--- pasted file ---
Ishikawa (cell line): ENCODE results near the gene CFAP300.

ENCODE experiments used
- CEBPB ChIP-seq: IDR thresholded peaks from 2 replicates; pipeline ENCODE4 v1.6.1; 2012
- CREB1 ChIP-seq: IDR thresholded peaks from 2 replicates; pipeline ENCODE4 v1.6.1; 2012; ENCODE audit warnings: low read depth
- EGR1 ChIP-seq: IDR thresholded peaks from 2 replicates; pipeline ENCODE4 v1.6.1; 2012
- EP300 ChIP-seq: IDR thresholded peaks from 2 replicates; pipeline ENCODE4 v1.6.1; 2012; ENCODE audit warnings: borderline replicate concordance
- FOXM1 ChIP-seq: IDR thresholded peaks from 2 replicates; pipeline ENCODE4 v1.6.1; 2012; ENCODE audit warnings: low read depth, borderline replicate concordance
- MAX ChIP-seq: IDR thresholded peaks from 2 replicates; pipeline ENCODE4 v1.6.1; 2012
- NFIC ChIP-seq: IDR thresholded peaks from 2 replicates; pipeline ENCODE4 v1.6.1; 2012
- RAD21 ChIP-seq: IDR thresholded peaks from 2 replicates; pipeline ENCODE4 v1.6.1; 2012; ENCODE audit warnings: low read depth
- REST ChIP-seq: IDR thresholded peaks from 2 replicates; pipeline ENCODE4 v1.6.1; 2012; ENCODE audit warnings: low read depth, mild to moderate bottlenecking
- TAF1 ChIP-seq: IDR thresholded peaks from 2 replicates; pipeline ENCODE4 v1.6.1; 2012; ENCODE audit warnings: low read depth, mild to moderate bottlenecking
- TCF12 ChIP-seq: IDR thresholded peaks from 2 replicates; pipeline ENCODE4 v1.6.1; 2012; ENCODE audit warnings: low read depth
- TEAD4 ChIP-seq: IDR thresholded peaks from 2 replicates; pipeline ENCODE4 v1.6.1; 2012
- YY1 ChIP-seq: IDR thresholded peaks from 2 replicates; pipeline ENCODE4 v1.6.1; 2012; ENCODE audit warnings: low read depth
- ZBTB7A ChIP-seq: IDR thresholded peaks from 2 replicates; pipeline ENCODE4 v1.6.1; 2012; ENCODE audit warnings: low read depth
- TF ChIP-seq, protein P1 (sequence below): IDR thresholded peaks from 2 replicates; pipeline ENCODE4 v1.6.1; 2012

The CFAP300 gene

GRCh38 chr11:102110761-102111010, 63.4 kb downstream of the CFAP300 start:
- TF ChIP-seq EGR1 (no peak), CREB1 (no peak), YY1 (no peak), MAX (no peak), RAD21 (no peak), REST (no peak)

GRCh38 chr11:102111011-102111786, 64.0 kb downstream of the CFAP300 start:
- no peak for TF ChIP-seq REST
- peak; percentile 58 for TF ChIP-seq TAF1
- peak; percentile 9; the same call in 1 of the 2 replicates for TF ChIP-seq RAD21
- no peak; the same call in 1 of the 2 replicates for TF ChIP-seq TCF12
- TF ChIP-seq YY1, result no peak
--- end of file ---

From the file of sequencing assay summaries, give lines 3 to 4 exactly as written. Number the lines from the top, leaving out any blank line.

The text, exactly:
- CEBPB ChIP-seq: IDR thresholded peaks from 2 replicates; pipeline ENCODE4 v1.6.1; 2012
- CREB1 ChIP-seq: IDR thresholded peaks from 2 replicates; pipeline ENCODE4 v1.6.1; 2012; ENCODE audit warnings: low read depth